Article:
“These are the worst days of our lives in Ghouta,” Eastern Ghouta hospital director and pediatrician Amani Ballour told CNN on Tuesday.
“We in Ghouta have been getting hit by airstrikes for more than five years and this is not new to us … but we have never seen anything like this escalation.”
Rebels fire into Damascus
The Syrian regime, which is backed by the Russian military, says it is targeting terrorist groups in Eastern Ghouta.
Rebels have responded by firing into Damascus. Syrian state news agency SANA said two people were injured on Wednesday when armed groups fired two mortar shells on Bab al-Salam neighborhood in Old Damascus.
At least 13 people were killed and 77 others were wounded a day earlier when 114 rockets and mortar rounds landed on several neighborhoods in Damascus. The Syrian army responded to those attacks with “precise strikes,” SANA said, destroying rocket launchers and fortified positions used by the armed groups.
Eastern Ghouta is meant to be one of the so-called “de-escalation zones” agreed to in a deal struck by Russia, Turkey and Iran last year. In theory, such zones, also referred to as nonconflict or safe zones, are meant to be areas where civilians can live without being targeted by any party in Syria’s war.
Nonetheless, since November, hundreds of civilians have been killed or injured in airstrikes and shelling across the country, according to the United Nations.
A UN and Syrian Arab Red Crescent aid convoy arrived in Eastern Ghouta last Wednesday. It was the first convoy to enter the area since November, Reuters reported.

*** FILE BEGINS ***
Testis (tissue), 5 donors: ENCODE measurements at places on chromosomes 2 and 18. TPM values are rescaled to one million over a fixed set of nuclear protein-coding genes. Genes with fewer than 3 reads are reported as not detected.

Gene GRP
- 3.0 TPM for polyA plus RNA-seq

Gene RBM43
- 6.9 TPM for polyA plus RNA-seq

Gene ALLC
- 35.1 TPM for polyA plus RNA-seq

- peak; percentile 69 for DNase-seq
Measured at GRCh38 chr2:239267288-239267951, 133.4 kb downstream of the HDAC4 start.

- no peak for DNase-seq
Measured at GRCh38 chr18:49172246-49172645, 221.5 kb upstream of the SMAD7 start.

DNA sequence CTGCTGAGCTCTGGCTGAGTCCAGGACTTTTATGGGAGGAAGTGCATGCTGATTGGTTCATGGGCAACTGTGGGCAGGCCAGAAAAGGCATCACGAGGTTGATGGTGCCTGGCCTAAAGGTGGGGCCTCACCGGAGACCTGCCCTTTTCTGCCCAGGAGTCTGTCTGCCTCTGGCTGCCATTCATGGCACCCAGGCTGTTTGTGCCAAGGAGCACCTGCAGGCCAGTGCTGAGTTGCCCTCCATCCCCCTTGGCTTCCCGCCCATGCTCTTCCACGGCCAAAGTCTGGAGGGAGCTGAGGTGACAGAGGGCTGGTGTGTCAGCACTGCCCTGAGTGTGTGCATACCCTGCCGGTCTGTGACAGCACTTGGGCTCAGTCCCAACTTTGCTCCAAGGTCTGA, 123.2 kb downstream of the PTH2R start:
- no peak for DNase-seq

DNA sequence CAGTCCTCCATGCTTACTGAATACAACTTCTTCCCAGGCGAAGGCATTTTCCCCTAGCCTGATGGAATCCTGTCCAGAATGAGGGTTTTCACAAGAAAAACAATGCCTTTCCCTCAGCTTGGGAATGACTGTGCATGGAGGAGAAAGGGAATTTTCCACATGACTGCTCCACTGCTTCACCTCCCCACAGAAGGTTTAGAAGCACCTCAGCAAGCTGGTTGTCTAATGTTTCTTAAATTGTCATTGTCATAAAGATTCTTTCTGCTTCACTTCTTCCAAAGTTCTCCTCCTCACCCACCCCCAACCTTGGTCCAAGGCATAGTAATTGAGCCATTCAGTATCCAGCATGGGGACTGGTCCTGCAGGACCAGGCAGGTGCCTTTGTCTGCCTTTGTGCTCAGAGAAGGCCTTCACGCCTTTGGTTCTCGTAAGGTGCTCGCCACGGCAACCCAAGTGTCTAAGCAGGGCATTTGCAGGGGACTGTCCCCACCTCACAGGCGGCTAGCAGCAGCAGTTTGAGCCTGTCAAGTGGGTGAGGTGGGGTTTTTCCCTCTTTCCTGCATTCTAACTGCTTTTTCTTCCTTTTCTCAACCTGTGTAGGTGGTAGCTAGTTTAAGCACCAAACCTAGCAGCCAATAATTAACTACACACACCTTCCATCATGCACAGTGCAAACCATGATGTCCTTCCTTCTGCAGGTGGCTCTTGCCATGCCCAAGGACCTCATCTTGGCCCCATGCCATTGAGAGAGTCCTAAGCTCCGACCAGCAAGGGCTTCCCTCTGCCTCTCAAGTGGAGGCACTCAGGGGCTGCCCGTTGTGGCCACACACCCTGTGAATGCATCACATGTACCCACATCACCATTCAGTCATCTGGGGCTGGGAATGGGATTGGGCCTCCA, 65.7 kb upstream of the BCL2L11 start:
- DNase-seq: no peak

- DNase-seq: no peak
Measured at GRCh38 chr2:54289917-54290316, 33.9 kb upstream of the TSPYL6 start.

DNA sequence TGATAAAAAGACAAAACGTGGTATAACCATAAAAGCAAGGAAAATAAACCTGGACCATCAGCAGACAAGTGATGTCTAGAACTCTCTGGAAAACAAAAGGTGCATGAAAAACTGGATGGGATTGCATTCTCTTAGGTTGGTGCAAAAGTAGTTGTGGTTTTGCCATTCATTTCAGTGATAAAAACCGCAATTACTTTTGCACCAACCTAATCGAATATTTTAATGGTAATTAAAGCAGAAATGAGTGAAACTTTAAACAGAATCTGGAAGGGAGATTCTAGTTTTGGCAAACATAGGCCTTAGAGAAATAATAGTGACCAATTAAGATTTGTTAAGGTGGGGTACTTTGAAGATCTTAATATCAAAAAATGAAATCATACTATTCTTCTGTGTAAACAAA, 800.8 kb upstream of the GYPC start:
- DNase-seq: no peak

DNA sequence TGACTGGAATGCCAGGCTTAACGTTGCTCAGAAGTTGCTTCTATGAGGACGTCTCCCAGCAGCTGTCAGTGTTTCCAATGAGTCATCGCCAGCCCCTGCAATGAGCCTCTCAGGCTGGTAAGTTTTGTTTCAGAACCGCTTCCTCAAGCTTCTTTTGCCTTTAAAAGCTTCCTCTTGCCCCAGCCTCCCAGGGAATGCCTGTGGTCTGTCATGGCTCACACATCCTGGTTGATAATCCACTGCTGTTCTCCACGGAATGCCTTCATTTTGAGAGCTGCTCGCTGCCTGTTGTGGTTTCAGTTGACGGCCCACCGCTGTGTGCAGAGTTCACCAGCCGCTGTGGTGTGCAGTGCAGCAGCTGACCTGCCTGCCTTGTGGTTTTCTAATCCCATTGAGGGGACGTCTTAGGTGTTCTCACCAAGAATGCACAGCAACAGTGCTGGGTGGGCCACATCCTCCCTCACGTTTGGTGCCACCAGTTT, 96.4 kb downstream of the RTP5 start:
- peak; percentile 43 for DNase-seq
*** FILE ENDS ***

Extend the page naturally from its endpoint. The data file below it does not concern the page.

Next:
UN chief ‘deeply alarmed’
UN Secretary-General António Guterres “is deeply alarmed by the escalating situation in Eastern Ghouta and its devastating impact on civilians,” according to a statement from a spokesman.
“The United Nations has repeatedly called for a cessation of hostilities to enable humanitarian aid deliveries, and the evacuation of the sick and wounded,” the statement said.
US State Department spokeswoman Heather Nauert said Tuesday that the United States was “deeply concerned” by worsening violence in Eastern Ghouta, which has targeted hospitals and civilian infrastructure.
Nauert criticized the Assad regime, as well as its backers in Moscow. Russia, she said, “must end its support for the Assad regime and its allies,” and shares responsibility for the ongoing violence.
She also called for an immediate cessation of hostilities to allow for the delivery of desperately needed aid, and praised medical workers and first responders for their efforts to save civilians.
Asked Wednesday by reporters about claims that Russia is partially to blame for the deaths of hundreds of civilians in Eastern Ghouta, Kremlin spokesman Dmitry Peskov referred any questions to the Russian Defense Ministry.
“These are unsubstantiated accusations. It is unclear what they are based on, no specific information was given, and this is how we assess such accusations [based on specific information],” Peskov said. “We do not agree with these accusations.”